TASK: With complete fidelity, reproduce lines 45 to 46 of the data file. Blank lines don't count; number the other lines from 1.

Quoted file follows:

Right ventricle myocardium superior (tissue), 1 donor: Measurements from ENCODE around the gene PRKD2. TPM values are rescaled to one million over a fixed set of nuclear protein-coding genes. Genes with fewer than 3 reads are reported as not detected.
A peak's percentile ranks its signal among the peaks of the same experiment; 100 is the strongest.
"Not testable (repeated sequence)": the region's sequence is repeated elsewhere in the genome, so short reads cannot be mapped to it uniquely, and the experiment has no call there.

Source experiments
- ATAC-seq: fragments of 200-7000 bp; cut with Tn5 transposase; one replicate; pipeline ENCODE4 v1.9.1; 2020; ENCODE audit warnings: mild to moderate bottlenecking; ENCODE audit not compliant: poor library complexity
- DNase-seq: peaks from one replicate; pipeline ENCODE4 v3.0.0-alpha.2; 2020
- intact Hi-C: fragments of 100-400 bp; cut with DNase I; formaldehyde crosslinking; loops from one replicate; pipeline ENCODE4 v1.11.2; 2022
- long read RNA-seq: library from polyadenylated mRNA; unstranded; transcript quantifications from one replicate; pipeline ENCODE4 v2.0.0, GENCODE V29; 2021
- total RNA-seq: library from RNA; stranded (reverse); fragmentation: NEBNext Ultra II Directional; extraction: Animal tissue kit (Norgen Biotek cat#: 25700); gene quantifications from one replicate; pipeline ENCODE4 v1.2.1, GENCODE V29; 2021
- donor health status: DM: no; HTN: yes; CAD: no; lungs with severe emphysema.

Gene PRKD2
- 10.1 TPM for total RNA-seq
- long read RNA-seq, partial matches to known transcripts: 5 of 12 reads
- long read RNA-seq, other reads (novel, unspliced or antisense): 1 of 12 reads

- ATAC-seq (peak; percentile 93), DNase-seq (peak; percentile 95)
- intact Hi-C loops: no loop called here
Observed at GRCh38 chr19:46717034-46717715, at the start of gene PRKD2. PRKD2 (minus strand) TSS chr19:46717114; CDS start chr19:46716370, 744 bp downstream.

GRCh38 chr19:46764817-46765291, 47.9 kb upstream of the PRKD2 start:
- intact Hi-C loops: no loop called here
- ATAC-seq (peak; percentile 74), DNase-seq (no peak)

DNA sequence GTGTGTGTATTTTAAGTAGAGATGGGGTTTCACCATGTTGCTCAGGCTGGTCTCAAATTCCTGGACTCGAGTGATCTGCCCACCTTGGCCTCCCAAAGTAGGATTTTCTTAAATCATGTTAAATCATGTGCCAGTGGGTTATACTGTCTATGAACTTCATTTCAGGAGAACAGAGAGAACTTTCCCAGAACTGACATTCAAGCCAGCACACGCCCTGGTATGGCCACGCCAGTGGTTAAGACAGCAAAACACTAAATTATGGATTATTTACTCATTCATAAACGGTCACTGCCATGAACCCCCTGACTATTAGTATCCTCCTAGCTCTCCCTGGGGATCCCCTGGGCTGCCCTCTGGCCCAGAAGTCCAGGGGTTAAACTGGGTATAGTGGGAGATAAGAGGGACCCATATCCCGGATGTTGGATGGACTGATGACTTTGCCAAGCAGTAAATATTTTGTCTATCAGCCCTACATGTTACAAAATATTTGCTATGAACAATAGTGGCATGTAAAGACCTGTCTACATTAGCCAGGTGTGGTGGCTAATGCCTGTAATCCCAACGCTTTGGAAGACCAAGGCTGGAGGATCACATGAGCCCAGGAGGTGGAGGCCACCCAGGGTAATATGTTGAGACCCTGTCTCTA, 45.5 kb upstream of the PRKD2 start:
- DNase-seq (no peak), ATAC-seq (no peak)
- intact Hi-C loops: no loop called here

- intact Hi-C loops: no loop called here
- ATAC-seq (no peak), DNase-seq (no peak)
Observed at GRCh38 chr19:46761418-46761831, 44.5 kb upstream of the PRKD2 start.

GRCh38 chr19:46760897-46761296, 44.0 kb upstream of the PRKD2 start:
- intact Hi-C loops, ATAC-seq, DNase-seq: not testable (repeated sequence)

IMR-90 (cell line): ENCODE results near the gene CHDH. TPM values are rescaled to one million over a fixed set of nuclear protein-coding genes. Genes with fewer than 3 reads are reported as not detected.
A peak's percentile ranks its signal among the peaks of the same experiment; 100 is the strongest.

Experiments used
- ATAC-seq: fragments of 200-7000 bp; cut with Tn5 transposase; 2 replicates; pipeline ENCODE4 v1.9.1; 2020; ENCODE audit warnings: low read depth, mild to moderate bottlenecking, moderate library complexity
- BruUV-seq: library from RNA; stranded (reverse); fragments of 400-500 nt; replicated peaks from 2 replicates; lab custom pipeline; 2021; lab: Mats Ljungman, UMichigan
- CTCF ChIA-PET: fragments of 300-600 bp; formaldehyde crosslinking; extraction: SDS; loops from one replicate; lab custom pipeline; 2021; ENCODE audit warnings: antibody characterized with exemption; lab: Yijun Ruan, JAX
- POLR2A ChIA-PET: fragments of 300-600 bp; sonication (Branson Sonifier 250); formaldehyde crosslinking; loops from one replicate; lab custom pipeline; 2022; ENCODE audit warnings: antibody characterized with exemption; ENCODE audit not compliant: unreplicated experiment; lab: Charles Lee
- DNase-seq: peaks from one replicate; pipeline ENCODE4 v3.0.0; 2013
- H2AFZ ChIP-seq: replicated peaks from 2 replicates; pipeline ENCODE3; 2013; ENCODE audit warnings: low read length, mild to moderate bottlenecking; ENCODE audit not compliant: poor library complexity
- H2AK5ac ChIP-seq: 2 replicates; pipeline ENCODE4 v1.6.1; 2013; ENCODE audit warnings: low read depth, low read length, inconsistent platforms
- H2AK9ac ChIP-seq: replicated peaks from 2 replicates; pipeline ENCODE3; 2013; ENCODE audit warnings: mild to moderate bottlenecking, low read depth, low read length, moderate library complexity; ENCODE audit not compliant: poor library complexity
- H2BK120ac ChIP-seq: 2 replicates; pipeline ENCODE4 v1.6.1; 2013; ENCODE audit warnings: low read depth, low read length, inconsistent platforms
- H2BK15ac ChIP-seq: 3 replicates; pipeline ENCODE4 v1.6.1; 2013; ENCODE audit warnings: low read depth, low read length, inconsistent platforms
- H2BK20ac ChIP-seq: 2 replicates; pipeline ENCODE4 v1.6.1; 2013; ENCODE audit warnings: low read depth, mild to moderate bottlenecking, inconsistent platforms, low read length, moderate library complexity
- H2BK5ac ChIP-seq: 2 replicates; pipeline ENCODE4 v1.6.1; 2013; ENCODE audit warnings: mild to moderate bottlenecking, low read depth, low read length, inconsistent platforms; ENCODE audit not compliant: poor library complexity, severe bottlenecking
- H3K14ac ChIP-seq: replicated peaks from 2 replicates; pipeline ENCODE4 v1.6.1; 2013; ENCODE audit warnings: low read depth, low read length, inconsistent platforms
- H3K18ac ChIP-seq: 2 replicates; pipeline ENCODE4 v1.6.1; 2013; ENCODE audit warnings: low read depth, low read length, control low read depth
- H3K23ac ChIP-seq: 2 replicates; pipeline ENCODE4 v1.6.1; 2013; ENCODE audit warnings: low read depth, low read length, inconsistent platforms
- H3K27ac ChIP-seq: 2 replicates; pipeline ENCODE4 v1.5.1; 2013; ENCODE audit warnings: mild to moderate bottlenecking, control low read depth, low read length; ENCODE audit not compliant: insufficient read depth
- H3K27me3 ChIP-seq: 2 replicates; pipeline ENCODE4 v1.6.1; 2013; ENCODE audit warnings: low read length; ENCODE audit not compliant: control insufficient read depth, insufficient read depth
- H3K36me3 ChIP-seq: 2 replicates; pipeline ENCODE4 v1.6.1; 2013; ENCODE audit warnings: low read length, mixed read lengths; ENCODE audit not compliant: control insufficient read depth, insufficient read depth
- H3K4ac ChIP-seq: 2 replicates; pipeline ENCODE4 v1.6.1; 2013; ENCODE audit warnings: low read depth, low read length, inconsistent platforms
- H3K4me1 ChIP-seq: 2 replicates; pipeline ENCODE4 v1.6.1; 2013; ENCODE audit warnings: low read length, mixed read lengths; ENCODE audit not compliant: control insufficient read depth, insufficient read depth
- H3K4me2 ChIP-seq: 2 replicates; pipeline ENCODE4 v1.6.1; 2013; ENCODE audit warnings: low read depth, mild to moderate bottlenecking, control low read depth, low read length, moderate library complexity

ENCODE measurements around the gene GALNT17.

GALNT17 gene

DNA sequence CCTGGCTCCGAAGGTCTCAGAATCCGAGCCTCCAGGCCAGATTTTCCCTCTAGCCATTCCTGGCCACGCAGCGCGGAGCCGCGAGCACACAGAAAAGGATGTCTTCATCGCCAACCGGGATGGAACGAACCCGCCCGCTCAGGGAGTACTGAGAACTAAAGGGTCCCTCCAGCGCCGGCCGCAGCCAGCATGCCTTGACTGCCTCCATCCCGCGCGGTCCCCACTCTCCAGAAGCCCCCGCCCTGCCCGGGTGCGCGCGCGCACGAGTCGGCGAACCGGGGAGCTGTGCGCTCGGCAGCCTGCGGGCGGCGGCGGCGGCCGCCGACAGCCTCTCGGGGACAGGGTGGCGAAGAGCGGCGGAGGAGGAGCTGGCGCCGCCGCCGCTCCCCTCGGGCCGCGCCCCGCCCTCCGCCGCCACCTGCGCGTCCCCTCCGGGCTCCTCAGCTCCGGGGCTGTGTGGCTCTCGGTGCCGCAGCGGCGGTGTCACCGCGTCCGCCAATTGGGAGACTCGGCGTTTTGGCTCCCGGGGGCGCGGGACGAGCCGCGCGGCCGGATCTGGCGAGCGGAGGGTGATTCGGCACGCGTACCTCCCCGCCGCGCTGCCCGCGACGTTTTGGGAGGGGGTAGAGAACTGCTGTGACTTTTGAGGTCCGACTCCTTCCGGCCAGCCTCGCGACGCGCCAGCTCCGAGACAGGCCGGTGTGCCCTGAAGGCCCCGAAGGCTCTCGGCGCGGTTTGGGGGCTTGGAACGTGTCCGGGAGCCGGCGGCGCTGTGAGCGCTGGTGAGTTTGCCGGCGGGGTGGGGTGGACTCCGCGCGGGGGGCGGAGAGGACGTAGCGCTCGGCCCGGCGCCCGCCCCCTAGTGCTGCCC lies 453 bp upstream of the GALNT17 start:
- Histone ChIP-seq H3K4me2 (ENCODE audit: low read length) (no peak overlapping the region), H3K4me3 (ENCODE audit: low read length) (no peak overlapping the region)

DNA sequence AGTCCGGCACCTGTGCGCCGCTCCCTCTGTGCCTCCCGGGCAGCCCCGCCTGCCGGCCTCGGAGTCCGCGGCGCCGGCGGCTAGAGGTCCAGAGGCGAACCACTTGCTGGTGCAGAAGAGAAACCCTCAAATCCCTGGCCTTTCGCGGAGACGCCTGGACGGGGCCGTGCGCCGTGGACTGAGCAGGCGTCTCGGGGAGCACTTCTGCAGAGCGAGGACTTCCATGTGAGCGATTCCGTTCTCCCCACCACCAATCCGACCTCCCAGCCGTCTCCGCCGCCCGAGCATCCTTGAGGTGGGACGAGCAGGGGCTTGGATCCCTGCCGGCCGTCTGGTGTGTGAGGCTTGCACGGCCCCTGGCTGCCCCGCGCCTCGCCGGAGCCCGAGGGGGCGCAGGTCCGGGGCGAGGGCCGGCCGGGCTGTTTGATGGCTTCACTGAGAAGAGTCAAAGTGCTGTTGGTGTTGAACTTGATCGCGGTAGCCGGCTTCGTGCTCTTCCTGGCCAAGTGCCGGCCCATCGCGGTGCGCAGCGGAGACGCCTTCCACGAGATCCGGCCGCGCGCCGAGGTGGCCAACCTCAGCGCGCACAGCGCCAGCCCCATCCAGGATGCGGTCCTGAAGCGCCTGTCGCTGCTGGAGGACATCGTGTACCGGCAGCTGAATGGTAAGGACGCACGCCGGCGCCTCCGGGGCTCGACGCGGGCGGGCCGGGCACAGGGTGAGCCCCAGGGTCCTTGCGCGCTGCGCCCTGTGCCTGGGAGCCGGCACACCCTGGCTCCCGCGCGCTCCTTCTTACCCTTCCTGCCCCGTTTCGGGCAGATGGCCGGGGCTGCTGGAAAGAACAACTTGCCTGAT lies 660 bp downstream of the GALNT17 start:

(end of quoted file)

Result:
- H3K18ac ChIP-seq: 2 replicates; pipeline ENCODE4 v1.6.1; 2013; ENCODE audit warnings: low read depth, low read length, control low read depth
- H3K23ac ChIP-seq: 2 replicates; pipeline ENCODE4 v1.6.1; 2013; ENCODE audit warnings: low read depth, low read length, inconsistent platforms